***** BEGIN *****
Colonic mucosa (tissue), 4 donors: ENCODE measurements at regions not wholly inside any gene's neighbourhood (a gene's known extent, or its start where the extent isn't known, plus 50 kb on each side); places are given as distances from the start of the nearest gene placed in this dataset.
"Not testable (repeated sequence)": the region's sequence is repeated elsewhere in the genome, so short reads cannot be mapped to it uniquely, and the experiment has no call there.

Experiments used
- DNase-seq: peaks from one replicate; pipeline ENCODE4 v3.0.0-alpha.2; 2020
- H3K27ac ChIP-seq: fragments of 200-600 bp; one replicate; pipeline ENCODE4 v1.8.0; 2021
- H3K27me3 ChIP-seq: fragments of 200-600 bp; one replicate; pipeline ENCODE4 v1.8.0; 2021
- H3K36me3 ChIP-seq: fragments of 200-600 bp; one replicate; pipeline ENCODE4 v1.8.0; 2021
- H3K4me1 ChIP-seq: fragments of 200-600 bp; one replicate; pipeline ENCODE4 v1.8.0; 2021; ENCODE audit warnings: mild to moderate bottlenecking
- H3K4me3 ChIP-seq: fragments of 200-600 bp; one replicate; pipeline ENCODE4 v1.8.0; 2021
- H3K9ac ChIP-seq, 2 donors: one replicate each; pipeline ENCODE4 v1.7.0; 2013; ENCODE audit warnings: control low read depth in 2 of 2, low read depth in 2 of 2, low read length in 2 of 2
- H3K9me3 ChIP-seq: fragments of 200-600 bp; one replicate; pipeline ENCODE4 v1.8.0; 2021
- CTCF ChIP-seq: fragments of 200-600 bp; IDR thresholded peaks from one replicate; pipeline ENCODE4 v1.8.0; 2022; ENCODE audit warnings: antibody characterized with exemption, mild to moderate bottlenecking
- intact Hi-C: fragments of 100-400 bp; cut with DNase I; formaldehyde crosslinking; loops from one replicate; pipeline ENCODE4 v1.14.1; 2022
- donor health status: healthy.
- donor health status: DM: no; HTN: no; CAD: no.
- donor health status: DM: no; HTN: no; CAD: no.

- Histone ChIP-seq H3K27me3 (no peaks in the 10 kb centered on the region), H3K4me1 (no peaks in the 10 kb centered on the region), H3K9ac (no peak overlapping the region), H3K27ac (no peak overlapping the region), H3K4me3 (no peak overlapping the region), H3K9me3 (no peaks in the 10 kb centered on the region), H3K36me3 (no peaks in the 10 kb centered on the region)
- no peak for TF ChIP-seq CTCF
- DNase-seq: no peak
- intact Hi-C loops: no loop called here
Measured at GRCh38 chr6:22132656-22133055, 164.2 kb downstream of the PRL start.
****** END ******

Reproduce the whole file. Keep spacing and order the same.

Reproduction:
Colonic mucosa (tissue), 4 donors: ENCODE measurements at regions not wholly inside any gene's neighbourhood (a gene's known extent, or its start where the extent isn't known, plus 50 kb on each side); places are given as distances from the start of the nearest gene placed in this dataset.
"Not testable (repeated sequence)": the region's sequence is repeated elsewhere in the genome, so short reads cannot be mapped to it uniquely, and the experiment has no call there.

Experiments used
- DNase-seq: peaks from one replicate; pipeline ENCODE4 v3.0.0-alpha.2; 2020
- H3K27ac ChIP-seq: fragments of 200-600 bp; one replicate; pipeline ENCODE4 v1.8.0; 2021
- H3K27me3 ChIP-seq: fragments of 200-600 bp; one replicate; pipeline ENCODE4 v1.8.0; 2021
- H3K36me3 ChIP-seq: fragments of 200-600 bp; one replicate; pipeline ENCODE4 v1.8.0; 2021
- H3K4me1 ChIP-seq: fragments of 200-600 bp; one replicate; pipeline ENCODE4 v1.8.0; 2021; ENCODE audit warnings: mild to moderate bottlenecking
- H3K4me3 ChIP-seq: fragments of 200-600 bp; one replicate; pipeline ENCODE4 v1.8.0; 2021
- H3K9ac ChIP-seq, 2 donors: one replicate each; pipeline ENCODE4 v1.7.0; 2013; ENCODE audit warnings: control low read depth in 2 of 2, low read depth in 2 of 2, low read length in 2 of 2
- H3K9me3 ChIP-seq: fragments of 200-600 bp; one replicate; pipeline ENCODE4 v1.8.0; 2021
- CTCF ChIP-seq: fragments of 200-600 bp; IDR thresholded peaks from one replicate; pipeline ENCODE4 v1.8.0; 2022; ENCODE audit warnings: antibody characterized with exemption, mild to moderate bottlenecking
- intact Hi-C: fragments of 100-400 bp; cut with DNase I; formaldehyde crosslinking; loops from one replicate; pipeline ENCODE4 v1.14.1; 2022
- donor health status: healthy.
- donor health status: DM: no; HTN: no; CAD: no.
- donor health status: DM: no; HTN: no; CAD: no.

- Histone ChIP-seq H3K27me3 (no peaks in the 10 kb centered on the region), H3K4me1 (no peaks in the 10 kb centered on the region), H3K9ac (no peak overlapping the region), H3K27ac (no peak overlapping the region), H3K4me3 (no peak overlapping the region), H3K9me3 (no peaks in the 10 kb centered on the region), H3K36me3 (no peaks in the 10 kb centered on the region)
- no peak for TF ChIP-seq CTCF
- DNase-seq: no peak
- intact Hi-C loops: no loop called here
Measured at GRCh38 chr6:22132656-22133055, 164.2 kb downstream of the PRL start.